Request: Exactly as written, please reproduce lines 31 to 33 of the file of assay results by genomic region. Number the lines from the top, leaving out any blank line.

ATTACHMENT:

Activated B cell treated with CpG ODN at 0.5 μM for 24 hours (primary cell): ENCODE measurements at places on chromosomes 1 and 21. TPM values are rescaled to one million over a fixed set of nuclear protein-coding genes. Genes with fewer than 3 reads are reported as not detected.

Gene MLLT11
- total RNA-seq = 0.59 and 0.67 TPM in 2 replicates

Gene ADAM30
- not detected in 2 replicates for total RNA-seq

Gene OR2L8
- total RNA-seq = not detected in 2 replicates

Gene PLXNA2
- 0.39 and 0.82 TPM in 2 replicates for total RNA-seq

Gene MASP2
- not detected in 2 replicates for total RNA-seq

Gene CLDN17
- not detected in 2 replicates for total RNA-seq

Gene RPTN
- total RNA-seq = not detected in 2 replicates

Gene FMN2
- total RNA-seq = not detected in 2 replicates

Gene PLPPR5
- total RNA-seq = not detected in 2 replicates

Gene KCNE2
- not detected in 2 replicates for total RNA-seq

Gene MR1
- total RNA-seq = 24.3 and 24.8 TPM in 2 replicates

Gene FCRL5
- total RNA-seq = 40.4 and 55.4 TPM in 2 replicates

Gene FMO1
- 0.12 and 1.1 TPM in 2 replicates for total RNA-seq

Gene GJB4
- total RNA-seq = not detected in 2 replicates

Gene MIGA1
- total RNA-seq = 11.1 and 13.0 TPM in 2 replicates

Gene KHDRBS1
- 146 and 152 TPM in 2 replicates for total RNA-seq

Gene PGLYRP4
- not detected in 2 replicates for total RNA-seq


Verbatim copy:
- total RNA-seq = 11.1 and 13.0 TPM in 2 replicates

Gene KHDRBS1
- 146 and 152 TPM in 2 replicates for total RNA-seq